Judge rejects request to toss out ballot question
A federal judge Monday rejected an attempt by local anti-rail activist Michael O’Sullivan to invalidate a ballot question facing Aspen voters on Nov. 2.
The ballot item, Question 2-C, will remain a valid part of the overall ballot, and the votes will be counted. Although U.S. District Court Judge Zita Weinshienk’s decision was made on Monday, according to officials of the court, the formal order is not expected to be issued until today.
“It was a long shot,” said O’Sullivan Monday afternoon. “All judges don’t want to get involved in anything that may be viewed as political.”
“The judge wasn’t buying any of it,” countered Mayor Rachel Richards Tuesday evening, referring to O’Sullivan’s motion for a court order or an injunction blocking Question 2-C.
“She said the motion failed to meet any of the tests required for a temporary restraining order to
an injunction,” Richards continued. “She said an injunction would be adverse to the public interest because it would deny the public’s right to vote on the busway.”
Although O’Sullivan, Richards and anti-rail City Council member Tony Hershey all went to Denver Monday hoping to testify, no testimony was allowed.
“I don’t really look at it as a defeat,” said O’Sullivan. “It brings the issue into the foreground, anyway.”
O’Sullivan, through Aspen attorney Dennis Green, filed the suit earlier this month in U.S. District Court in Denver because he believes Question 2-C was placed on the ballot in an effort to confuse the voters and bring about the defeat of another transit-related ballot issue, Initiative 200.
Initiative 200 asks voters to authorize up to $20 million in municipal debt to build a light-rail system between the Pitkin County Airport and the center of Aspen. If the light-rail system is rejected by voters, the question provides for construction of a two-lane highway with two lanes of “phased exclusive bus lanes” as required under a state-sponsored plan for realigning and expanding Highway 82 into Aspen.
Initiative 200 got on the ballot as the result of a petition drive by anti-rail activists, who are now working to defeat the initiative. Question 2-C was placed on the ballot after Initiative 200, when the City Council decided it was needed to give voters an idea of what the bus system will cost, and what it will entail, according to Richards.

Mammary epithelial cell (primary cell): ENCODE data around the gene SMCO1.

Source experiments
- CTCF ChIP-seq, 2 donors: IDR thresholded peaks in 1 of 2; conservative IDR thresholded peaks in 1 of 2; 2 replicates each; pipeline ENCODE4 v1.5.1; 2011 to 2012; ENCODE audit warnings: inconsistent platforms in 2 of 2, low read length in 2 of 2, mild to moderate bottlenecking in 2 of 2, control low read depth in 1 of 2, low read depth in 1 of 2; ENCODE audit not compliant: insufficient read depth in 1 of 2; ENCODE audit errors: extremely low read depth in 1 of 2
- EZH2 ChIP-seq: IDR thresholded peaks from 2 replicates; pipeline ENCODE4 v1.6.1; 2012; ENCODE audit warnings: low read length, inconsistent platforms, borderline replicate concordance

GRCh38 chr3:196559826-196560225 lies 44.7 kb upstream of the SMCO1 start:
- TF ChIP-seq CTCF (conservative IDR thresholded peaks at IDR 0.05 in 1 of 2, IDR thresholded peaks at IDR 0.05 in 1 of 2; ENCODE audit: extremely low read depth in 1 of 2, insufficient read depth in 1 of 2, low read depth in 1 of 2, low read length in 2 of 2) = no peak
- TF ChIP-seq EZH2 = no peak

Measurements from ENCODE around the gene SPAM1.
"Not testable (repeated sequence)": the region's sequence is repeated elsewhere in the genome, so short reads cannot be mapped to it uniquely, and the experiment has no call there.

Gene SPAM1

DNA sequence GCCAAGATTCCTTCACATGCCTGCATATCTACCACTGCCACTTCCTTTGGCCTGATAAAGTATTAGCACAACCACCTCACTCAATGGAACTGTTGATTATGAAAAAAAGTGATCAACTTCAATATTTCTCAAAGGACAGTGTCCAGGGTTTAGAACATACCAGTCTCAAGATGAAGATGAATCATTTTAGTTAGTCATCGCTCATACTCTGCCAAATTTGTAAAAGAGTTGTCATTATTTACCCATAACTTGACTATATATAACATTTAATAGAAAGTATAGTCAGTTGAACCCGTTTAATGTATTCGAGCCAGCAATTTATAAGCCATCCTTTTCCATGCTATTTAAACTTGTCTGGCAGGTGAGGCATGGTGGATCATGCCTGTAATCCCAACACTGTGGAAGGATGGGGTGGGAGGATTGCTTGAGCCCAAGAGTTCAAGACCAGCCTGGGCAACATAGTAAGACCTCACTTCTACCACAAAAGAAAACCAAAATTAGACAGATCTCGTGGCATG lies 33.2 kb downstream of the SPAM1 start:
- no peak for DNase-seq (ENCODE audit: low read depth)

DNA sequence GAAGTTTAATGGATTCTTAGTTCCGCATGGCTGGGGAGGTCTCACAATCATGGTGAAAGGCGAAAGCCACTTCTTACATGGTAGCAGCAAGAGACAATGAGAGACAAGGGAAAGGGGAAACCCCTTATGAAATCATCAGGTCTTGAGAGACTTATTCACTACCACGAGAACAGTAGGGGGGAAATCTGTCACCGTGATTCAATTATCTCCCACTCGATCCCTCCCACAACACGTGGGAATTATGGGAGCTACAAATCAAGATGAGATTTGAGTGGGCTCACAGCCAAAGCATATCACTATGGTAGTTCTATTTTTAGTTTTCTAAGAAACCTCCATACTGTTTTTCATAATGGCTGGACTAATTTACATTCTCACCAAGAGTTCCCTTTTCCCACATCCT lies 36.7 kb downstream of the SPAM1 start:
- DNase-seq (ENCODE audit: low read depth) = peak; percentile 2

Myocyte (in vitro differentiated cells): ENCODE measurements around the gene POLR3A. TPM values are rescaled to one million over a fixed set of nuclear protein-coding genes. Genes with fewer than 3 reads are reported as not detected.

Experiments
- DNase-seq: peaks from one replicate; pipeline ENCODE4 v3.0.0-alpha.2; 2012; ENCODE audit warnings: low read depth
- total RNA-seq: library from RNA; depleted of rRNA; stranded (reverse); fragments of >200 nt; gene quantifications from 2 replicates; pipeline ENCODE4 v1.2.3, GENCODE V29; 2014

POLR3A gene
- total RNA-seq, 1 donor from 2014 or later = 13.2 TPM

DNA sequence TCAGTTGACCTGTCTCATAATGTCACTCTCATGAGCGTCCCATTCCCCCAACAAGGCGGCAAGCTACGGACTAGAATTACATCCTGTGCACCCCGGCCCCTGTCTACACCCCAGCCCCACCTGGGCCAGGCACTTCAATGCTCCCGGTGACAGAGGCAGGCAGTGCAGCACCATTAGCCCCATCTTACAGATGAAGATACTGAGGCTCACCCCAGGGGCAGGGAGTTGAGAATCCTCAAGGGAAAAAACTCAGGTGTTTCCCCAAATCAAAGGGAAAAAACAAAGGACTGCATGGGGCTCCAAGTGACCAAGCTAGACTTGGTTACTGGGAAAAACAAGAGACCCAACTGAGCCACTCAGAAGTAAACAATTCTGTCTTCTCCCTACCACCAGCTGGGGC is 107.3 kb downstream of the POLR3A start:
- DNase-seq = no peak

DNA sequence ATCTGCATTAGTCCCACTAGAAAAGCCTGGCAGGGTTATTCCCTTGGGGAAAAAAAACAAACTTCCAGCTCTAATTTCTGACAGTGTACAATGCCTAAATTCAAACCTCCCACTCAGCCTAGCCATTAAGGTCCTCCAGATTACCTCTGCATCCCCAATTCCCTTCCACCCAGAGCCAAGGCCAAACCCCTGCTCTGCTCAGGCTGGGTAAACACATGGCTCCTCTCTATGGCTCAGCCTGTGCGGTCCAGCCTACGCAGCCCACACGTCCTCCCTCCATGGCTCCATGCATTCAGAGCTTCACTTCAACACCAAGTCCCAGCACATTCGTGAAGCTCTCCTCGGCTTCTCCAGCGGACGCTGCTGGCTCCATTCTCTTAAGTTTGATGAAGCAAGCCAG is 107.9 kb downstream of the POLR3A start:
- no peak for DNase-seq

Question 2-C asks voters to approve $16 million in city debt to build the busway, complete with new, alternative-fuel buses, improved bus maintenance facilities and an alternative-fueling system, and “bus loading platforms and transit stops along Highway 82.”
“I think it’s an obvious attempt to thwart a simple, up or down vote on the rail,” O’Sullivan said of Question 2-C, which was placed on the ballot with a 3-2 vote by the council.
The two dissenting votes were cast by O’Sullivan’s allies in opposing a light-rail system for Aspen – council members Hershey and Tom McCabe. Voting in favor of Question 2-C were Richards and council members Jim Markalunas and Terry Paulson, all advocates of a rail system.
O’Sullivan, however, maintained the bus system can be improved using $15 million that he said is “already in the bank,” referring to the proceeds of Pitkin County’s dedicated half-penny sales tax.
“That’s not really true,” responded Richards, noting that there presently is only about $6 million in the half-penny coffers and that some of it must be used for other purposes than building a new bus system into Aspen.
Besides, she maintained, studies have pegged the cost of an improved upvalley bus system at $32 million in total, and Question 2-C would provide half of that.
O’Sullivan said he may still pursue legal action against pro-rail forces in the city, backed by “different people that share the same view about rail as I do.” He declined to name his backers.
Richards, however, declared that “the same cast of characters didn’t support the bus proposal in 1994, and they have no commitment to, or vision of, improved, dedicated mass transit now.”
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At the center of allegations of a $2 billion tax fraud scheme, the highest amount the federal government has accused against an American, is a businessman who lives in Houston and Aspen.